Original scientific paper
|Fulltext: english, pdf (318 KB)||pages 7-25||cite|
|Fulltext: croatian, pdf (318 KB)||pages 7-25||cite|
Where are the sources and what are the reasons for the process of historical revisionism that emerged in many European countries in the beginning of the nineties? Is it possible to avoid conflicts around different interpretations of history that affect the core of the concept of European integration? The article is focused on the crisis of antifascist interpretation of the past in Italy, which is rooted in the events of the nineties. In particular, two events and processes have shaken the dominant discourses: the end of the Cold war and the collapse of communist regimes in Central and Eastern Europe. The focus of the research is on the Italian case, where the war of memories mainly revolved around the so-called foibe, the Istrian carsic caves in which hundreds of Italians perished in the Autumn of 1943. In the span of twenty years a historic event that only a few knew about and which played a marginal role in the bigger picture of the Italian engagement in WWII has been transformed into a historic myth with its official “Remembrance day” and put at the same level of importance as the memory of the Shoah. The new official politics of remembering the victims of the foibe has triggered a diplomatic crisis between Italy and Croatia, which has later been solved with the signing of a memorandum on historic reconciliation in Trieste in 2010 (jointly with Slovenia). The foibe case is here placed into a wider context of revisionism in interpretation of history of the Second World War and of immediate post-War events, which is currently happening in many parts of Europe – not only former Eastern Europe – and which may complicate bilateral relations between various countries, but also wider international relations.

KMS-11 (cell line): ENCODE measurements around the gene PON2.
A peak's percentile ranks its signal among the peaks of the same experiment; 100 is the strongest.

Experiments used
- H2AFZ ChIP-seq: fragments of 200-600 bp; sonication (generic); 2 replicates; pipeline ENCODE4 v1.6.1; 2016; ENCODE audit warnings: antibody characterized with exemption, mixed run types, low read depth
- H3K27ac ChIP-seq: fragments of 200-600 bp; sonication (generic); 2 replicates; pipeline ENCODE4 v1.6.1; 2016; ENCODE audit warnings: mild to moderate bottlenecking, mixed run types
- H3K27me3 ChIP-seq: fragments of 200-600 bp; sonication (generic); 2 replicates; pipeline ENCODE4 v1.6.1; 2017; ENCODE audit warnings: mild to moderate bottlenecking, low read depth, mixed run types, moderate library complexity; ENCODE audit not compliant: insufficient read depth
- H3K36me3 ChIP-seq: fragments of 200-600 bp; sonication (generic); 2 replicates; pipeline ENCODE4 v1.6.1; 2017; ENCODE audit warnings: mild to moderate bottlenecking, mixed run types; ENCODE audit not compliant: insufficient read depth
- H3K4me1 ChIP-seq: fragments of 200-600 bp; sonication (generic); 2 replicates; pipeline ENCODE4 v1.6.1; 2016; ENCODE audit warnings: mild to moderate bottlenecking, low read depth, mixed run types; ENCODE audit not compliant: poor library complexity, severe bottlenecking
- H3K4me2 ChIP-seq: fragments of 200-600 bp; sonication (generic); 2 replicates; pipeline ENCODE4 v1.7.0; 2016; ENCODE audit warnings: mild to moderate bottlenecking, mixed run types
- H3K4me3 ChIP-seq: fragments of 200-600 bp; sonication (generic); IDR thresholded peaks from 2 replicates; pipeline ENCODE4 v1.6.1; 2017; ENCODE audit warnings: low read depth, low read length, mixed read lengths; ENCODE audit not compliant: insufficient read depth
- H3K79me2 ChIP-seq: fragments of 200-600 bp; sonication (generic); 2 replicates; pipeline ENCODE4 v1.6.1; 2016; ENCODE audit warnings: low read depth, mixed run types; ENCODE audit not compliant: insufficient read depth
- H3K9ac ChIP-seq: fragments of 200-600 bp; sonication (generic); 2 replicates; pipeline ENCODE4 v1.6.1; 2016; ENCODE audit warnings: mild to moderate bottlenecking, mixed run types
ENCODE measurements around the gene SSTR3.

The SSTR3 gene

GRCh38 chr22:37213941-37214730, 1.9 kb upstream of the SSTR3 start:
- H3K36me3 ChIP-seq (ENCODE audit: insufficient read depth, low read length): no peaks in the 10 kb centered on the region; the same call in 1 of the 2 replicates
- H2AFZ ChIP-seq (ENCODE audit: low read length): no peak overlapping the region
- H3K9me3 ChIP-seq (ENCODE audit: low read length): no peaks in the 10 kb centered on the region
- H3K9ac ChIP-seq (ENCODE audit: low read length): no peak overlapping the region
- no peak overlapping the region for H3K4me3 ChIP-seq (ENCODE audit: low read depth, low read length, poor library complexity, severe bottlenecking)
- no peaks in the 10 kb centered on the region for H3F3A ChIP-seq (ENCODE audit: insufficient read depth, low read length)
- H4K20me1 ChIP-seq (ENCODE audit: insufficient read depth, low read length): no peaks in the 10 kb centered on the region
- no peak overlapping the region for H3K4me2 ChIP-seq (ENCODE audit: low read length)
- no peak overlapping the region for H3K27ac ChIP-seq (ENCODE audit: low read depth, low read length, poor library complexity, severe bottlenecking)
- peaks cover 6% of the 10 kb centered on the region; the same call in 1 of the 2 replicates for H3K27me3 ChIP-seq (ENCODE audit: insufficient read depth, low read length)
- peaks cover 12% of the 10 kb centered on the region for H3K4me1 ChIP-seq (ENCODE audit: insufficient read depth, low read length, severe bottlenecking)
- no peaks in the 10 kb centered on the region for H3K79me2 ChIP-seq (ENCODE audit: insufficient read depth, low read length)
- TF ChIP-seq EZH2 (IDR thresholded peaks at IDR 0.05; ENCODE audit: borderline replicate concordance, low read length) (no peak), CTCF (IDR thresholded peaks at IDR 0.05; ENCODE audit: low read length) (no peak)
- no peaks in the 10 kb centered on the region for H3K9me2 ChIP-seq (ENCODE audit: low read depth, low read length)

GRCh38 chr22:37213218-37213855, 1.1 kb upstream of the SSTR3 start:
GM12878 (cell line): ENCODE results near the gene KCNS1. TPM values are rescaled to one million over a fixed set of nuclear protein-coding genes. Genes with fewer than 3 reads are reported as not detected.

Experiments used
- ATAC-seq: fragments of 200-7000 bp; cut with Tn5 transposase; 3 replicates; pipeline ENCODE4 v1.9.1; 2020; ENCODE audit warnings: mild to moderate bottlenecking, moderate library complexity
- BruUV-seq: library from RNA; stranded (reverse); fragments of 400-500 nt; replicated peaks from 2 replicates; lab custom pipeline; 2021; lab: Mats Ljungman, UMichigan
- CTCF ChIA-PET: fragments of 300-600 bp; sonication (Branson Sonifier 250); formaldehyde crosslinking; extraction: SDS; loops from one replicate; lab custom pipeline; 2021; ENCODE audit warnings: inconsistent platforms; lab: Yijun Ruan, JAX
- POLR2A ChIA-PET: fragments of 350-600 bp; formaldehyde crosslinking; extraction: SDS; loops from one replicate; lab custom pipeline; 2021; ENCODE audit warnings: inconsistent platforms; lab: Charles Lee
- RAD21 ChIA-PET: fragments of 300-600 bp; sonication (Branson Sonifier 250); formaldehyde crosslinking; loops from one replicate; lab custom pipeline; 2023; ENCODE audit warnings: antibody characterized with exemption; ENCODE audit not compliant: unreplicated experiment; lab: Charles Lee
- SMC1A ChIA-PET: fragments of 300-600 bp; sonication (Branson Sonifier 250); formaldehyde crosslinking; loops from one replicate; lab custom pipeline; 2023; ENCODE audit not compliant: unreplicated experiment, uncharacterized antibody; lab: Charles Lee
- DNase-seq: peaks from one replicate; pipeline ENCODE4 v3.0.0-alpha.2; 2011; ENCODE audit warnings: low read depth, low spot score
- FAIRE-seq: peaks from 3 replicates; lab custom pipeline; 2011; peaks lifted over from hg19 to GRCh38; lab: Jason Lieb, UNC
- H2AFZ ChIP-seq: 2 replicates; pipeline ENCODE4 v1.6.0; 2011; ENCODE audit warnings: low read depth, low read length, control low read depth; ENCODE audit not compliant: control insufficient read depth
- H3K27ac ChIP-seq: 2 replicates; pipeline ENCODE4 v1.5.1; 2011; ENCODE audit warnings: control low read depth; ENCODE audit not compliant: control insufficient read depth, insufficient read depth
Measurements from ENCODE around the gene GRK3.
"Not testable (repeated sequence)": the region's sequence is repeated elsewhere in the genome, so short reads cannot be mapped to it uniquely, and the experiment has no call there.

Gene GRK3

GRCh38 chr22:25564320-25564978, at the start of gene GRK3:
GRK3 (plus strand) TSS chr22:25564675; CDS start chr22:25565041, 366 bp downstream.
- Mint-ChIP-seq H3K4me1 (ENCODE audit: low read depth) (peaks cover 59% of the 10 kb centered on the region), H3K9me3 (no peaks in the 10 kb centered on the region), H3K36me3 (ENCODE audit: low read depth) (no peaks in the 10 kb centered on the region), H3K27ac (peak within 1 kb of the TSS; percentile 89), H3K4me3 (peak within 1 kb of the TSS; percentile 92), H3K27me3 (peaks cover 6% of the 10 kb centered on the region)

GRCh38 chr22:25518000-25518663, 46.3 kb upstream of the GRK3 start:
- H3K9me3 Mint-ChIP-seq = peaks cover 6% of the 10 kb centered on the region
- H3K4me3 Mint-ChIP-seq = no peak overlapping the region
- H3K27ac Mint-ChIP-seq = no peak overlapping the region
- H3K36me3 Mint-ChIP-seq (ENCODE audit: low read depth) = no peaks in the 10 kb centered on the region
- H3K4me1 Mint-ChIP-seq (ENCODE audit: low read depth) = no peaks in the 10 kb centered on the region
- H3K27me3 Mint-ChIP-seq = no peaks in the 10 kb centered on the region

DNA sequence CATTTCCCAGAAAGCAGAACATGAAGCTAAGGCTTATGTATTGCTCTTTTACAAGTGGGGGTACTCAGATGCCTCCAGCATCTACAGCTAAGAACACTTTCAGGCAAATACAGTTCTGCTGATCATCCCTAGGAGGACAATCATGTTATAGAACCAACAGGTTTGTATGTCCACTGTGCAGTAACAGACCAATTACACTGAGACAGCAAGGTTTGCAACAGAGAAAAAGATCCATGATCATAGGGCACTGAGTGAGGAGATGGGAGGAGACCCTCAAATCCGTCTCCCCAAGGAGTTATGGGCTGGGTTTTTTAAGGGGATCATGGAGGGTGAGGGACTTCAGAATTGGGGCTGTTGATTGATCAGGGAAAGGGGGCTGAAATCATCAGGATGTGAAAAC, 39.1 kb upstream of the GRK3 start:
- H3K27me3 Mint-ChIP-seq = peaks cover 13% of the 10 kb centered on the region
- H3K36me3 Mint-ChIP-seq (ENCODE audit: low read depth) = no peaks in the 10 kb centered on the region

Hrčak ID: 175776